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Q&A: Amos Dudley Builds 3-D Printers and Prints His Own Braces

25 March 2016

In a world where 3-D printing is making its way into the home, more and more hobbyists and students are getting hands-on experience with the technology, creating useful items right from their home. New Jersey Institute of Technology (NJIT) student Amos Dudley recently took the Internet by storm with his 3-D-printed orthodontic alignment mouthpiece, similar to the Invisalign brand that is used by dentists. The full project details can be found on Dudley’s blog, but Electronics 360 talked to the tech-lover and DIY-er about his interests and his projects in the works.
(Image Credit: Amos Dudley)(Image Credit: Amos Dudley)
Nicolette Emmino: Can you tell us a little bit about yourself and your background?
I'm a 3-D designer in my last year of undergraduate study at NJIT. I studied architecture for three years before I switched to a major in Digital Design.
Nicolette Emmino: Have you always had an interest in technology?
Amos Dudley: Definitely! I'm a licensed amateur radio operator, and I was in FIRST Robotics in high school. The passion for technological solutions runs deep.
Nicolette Emmino: Recently you 3-D-printed your own “Invisalign” orthodontic alignment mouthpiece. Amos Dudley: Can you tell us a little bit about the project and the technology you employed?
The project comes quite close to replicating the commercial process used to make Invisalign, with hardware that was accessible to me. I used a NextEngine laser scanner to digitize a casting of my teeth, which I then animated into their straight positions in 3-D modeling software. I 3-D printed each of the 12 frames of the animation, and used a vacuum-forming machine to create clear aligners from the 3-D prints.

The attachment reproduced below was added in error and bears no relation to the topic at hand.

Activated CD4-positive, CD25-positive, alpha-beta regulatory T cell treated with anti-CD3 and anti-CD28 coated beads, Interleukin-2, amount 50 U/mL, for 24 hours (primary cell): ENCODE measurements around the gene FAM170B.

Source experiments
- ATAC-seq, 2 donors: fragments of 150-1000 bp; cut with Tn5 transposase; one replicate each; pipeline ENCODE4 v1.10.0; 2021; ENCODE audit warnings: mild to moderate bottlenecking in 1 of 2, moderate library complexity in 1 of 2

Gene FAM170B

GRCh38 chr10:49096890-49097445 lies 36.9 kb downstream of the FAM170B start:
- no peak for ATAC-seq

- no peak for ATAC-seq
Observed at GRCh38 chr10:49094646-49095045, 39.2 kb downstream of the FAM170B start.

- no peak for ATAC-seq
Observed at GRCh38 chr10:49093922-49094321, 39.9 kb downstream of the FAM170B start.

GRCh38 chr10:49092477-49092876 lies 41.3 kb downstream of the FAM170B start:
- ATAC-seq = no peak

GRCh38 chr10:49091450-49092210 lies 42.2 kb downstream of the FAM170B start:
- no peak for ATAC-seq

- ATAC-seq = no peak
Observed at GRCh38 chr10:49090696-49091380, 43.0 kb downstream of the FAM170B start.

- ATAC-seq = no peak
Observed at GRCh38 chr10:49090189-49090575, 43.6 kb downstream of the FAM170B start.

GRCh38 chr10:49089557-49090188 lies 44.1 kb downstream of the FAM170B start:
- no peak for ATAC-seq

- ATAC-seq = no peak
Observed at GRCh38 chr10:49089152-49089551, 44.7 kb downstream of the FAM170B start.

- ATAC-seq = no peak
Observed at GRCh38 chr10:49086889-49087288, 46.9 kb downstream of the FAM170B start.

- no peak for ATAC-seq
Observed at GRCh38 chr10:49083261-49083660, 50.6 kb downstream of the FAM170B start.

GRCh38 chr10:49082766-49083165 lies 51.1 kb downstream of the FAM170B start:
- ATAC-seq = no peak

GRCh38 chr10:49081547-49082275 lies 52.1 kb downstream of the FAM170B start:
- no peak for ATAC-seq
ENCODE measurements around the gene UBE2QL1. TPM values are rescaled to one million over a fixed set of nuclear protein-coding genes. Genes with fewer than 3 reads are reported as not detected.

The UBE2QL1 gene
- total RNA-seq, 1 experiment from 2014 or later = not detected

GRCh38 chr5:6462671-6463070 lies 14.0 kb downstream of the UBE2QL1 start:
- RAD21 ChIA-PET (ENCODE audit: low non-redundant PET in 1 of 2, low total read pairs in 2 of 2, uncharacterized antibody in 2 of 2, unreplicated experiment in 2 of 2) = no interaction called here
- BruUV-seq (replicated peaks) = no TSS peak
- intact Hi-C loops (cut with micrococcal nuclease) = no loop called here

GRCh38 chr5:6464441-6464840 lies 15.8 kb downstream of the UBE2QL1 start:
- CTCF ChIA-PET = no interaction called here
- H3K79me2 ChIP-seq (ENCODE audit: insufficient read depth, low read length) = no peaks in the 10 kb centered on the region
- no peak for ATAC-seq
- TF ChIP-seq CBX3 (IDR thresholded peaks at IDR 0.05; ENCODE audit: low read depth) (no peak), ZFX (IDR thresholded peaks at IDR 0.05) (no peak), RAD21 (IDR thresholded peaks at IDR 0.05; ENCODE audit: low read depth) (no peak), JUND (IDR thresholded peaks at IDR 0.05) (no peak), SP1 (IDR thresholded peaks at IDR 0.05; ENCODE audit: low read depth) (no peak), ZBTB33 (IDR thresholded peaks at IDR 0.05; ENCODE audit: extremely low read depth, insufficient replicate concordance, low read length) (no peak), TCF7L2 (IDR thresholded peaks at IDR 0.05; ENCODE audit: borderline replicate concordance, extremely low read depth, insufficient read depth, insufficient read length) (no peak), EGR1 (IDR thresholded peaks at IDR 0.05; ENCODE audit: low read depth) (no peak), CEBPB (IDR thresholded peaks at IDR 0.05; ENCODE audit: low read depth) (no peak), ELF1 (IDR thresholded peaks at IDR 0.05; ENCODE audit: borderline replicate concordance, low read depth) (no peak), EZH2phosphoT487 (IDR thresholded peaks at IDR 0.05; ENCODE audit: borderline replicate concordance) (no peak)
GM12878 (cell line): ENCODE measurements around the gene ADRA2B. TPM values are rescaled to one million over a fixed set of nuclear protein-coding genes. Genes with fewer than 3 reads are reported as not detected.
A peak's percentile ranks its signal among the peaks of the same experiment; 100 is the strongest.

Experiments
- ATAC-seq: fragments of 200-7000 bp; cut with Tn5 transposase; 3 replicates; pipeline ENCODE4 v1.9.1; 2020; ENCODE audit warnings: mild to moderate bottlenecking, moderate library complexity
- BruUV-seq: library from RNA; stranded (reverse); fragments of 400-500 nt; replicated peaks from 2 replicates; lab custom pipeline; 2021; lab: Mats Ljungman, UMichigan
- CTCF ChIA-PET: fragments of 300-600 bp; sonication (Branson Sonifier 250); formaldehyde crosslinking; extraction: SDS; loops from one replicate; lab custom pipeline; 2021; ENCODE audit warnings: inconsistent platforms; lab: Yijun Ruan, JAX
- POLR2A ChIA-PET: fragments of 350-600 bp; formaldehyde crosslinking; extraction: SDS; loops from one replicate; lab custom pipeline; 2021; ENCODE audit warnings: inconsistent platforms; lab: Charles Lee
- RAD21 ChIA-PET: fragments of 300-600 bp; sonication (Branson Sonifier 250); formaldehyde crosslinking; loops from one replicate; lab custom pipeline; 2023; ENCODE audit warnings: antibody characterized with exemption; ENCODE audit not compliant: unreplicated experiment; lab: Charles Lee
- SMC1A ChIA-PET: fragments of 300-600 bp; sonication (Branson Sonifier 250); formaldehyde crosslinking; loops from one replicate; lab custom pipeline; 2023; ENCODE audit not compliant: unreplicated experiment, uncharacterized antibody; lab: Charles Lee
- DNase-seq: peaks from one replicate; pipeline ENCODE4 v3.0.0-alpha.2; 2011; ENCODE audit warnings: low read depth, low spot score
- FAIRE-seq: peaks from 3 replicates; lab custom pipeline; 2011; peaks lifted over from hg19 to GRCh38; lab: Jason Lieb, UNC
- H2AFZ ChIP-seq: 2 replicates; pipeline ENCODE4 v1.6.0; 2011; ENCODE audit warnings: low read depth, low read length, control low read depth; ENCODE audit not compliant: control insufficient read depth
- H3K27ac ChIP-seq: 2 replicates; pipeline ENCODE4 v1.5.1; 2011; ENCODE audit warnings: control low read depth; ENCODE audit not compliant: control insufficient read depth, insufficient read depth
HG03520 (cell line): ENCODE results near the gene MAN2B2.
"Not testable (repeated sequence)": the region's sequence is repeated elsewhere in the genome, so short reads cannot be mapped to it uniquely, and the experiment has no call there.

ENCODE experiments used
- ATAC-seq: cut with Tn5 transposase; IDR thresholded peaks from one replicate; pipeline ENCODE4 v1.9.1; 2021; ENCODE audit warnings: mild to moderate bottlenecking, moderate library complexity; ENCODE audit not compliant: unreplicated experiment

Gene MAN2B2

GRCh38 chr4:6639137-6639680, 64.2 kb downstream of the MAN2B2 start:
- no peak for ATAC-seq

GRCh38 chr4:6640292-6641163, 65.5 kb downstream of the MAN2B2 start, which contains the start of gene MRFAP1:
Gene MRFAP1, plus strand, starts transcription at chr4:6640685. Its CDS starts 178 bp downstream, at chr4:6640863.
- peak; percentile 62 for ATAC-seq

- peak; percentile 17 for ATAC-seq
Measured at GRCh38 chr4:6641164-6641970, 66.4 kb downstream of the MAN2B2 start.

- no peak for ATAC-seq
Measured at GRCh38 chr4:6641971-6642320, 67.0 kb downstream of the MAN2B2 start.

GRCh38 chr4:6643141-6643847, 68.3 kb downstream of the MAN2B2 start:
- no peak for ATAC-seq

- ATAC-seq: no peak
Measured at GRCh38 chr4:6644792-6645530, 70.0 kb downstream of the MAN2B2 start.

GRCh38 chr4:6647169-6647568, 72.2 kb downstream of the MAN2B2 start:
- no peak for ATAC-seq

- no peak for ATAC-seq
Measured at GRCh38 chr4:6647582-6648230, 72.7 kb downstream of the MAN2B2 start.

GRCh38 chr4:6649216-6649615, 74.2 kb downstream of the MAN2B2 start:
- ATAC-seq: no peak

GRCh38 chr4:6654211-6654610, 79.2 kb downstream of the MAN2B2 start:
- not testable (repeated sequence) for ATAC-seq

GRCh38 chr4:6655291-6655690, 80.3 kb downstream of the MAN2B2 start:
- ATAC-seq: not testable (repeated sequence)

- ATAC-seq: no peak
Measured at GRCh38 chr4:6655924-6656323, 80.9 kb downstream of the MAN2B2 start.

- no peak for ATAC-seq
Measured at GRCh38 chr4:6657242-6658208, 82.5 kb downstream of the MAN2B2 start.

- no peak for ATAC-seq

Nicolette Emmino: Where did you come up with the idea?
Amos Dudley: I'm afraid I don't remember!3-D printed models made by Dudley. (Image Credit: Amos Dudley)3-D printed models made by Dudley. (Image Credit: Amos Dudley)
Nicolette Emmino: Last year you built an entire 3-D printer for just about Amos Dudley: $200 in material costs. Was that a difficult project for you to undertake?
There are a lot of resources on the Internet that helped me, including open-source hardware designs and software. I designed my printer, which is a fused deposition modeling (FDM) machine based on other people's designs, although I designed and manufactured a large number of unique parts.
3-D printers are now much easier to build than they were five years ago, thanks to an online community that has done a huge amount of engineering leg work.
Nicolette Emmino: Do you have any projects in the works at this time?
Amos Dudley: My main project right now is finding a great job post-graduation! I'm also working on a new 3-D printing project, partnered with Formlabs—not sure if I can say any more.
Nicolette Emmino: How do you intend to incorporate DIY tech into your life going forward?
Amos Dudley: I hope to eventually own every "link" in the digitization and materialization process. The possibilities for fixing all kinds of problems, mundane and challenging, open up a lot when you can take an object into a computer, mess with it, and then make it physical again. That would mean having a laser scanner, a laser cutter and a CNC machine...might be a few years off.
Nicolette Emmino: What are some challenges you’ve encountered while working on your projects?
Amos Dudley: My biggest challenges have been motivational, but I think I've significantly overcome that mental block in the last few years.
Nicolette Emmino: Any advice for someone looking to tinker with technology?
Amos Dudley: Be fearless. If you're worried about breaking something, you'll never take it apart to find out how it works.

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